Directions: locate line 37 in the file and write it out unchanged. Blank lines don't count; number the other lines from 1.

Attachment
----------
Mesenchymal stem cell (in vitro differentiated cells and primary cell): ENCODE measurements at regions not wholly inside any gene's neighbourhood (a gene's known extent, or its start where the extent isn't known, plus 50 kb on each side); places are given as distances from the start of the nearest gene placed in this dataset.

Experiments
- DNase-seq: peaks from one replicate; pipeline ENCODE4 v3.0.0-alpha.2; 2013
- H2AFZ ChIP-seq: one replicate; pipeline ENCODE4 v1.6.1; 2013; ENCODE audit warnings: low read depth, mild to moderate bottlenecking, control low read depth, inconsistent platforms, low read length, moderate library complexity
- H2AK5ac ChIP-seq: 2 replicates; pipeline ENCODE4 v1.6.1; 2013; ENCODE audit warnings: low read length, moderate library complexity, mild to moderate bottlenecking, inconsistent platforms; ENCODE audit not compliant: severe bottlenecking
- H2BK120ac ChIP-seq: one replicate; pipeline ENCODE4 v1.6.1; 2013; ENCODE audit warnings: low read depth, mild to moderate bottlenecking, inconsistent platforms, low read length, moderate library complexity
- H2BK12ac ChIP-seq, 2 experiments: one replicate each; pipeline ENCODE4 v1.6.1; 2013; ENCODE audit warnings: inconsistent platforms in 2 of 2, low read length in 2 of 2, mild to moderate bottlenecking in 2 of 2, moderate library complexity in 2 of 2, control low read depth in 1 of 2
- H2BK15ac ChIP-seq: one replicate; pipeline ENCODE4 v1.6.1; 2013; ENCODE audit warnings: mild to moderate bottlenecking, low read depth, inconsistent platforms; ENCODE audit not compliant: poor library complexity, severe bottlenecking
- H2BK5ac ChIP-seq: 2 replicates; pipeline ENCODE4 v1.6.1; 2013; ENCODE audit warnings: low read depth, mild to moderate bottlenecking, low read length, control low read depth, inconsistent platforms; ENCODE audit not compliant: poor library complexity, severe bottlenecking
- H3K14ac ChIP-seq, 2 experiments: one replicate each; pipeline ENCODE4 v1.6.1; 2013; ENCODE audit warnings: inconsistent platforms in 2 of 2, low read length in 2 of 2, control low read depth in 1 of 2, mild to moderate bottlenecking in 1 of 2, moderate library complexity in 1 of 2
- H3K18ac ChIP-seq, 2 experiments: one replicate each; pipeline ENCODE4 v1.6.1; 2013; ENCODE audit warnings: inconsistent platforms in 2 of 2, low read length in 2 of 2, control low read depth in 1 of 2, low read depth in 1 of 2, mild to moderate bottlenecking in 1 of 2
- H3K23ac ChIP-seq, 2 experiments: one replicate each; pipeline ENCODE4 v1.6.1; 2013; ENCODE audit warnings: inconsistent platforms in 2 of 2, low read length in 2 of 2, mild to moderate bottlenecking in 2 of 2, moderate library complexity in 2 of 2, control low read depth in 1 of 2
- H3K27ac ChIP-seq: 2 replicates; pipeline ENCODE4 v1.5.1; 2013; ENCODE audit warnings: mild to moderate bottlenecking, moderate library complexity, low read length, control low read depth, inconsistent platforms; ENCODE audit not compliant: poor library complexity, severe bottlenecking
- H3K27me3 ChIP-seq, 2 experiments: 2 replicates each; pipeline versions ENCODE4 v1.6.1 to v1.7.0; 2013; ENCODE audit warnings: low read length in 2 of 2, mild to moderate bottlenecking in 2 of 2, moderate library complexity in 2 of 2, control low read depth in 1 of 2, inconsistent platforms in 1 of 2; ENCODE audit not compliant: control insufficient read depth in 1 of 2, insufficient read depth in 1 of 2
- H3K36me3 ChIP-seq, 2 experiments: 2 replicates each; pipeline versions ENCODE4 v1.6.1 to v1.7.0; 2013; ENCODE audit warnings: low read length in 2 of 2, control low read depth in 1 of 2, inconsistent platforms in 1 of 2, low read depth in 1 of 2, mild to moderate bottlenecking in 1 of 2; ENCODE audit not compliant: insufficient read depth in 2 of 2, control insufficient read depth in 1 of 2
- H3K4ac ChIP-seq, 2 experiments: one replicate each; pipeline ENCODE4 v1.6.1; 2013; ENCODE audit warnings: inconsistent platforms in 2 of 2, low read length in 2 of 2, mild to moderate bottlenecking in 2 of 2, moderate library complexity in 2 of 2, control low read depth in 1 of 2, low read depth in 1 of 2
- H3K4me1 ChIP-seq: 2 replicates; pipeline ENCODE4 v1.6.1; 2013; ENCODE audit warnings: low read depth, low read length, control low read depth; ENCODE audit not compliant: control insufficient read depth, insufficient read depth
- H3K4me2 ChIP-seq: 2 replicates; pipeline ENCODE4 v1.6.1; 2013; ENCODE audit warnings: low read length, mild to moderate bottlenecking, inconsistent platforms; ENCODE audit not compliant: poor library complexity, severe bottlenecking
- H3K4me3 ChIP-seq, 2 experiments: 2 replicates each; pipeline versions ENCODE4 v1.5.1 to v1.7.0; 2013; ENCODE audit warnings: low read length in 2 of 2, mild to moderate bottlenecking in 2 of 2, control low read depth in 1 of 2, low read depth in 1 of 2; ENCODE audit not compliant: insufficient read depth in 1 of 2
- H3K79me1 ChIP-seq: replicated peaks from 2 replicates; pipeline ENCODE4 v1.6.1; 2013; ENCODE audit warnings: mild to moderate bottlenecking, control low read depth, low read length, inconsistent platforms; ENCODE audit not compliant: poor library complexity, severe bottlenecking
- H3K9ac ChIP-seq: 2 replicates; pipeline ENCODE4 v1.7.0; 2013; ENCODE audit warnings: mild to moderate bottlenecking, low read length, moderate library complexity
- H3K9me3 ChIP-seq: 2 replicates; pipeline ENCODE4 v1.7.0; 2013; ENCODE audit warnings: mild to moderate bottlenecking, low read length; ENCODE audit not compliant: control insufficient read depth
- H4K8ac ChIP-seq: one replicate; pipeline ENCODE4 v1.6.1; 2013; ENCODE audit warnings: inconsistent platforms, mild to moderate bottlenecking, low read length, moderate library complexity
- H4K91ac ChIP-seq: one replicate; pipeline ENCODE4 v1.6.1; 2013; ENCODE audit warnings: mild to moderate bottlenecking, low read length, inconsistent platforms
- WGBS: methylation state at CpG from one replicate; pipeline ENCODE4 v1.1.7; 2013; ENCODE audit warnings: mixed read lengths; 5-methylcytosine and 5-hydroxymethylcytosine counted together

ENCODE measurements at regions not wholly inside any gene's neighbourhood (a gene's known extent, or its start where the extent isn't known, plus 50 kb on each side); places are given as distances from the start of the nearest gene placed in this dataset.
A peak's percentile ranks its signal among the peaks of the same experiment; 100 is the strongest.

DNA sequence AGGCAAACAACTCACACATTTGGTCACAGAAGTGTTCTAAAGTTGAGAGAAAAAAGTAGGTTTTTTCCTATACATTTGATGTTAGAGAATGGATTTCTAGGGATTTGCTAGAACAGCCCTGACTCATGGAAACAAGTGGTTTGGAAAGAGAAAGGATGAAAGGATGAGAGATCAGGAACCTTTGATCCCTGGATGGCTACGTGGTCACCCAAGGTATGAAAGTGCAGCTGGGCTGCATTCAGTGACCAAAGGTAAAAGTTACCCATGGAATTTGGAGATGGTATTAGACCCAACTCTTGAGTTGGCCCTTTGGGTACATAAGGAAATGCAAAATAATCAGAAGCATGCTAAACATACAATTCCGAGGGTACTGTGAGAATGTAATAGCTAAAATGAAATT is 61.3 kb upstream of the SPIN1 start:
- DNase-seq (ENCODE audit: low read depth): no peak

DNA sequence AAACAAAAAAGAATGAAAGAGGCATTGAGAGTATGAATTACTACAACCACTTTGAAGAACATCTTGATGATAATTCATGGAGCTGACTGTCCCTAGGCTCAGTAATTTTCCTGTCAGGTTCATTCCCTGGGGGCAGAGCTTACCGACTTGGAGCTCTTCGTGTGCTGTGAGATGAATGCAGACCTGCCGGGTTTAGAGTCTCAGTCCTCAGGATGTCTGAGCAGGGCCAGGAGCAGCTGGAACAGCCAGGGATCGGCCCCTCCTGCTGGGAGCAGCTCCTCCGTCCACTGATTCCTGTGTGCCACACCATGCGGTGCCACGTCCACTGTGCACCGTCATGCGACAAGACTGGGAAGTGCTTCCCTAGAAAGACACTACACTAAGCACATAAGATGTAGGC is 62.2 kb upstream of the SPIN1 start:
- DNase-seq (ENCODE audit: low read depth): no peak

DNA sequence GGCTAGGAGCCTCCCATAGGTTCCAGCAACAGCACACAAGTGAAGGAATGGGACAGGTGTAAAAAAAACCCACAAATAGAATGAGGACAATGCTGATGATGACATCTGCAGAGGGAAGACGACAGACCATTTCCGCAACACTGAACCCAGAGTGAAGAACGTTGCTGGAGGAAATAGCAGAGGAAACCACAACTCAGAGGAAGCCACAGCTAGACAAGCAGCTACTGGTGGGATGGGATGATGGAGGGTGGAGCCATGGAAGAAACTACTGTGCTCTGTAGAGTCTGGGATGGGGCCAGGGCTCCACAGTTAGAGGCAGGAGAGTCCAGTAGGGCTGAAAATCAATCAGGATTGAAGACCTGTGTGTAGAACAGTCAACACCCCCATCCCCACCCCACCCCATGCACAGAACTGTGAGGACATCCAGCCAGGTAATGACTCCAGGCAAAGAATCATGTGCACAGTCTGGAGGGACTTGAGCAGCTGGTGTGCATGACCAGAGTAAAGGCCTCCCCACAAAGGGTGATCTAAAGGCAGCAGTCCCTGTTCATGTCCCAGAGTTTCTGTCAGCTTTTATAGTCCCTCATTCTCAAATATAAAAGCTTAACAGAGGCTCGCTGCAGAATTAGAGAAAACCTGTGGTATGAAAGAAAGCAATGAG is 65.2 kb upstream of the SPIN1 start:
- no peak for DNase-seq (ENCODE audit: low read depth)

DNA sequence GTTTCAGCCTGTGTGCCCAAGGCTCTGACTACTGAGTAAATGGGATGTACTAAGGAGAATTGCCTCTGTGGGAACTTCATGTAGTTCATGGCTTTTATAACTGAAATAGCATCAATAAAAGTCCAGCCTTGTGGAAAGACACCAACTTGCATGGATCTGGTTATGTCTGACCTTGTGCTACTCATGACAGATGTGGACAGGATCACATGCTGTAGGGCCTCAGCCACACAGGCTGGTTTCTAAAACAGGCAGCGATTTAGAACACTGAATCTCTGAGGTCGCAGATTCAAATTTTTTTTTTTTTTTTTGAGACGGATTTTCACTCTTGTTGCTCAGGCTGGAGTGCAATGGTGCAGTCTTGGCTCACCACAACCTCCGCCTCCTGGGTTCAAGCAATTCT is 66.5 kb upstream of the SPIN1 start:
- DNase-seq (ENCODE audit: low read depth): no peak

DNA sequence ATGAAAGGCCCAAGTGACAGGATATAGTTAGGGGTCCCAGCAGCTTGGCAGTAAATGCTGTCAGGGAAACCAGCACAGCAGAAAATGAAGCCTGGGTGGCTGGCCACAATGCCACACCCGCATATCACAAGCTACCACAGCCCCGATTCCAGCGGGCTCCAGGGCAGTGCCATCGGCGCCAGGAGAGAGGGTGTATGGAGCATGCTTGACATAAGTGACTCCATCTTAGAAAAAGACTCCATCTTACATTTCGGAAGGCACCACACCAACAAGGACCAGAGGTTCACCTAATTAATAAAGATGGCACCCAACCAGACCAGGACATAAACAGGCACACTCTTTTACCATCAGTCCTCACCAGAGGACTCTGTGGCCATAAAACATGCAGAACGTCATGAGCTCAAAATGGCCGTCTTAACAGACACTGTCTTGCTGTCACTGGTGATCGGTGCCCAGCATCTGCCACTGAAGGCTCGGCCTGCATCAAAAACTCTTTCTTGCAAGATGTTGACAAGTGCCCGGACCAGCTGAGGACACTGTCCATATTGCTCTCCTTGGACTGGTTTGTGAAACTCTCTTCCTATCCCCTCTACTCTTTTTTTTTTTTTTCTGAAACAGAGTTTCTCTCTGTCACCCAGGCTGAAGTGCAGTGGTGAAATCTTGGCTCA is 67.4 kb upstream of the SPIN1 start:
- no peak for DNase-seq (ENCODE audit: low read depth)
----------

- no peak for DNase-seq (ENCODE audit: low read depth)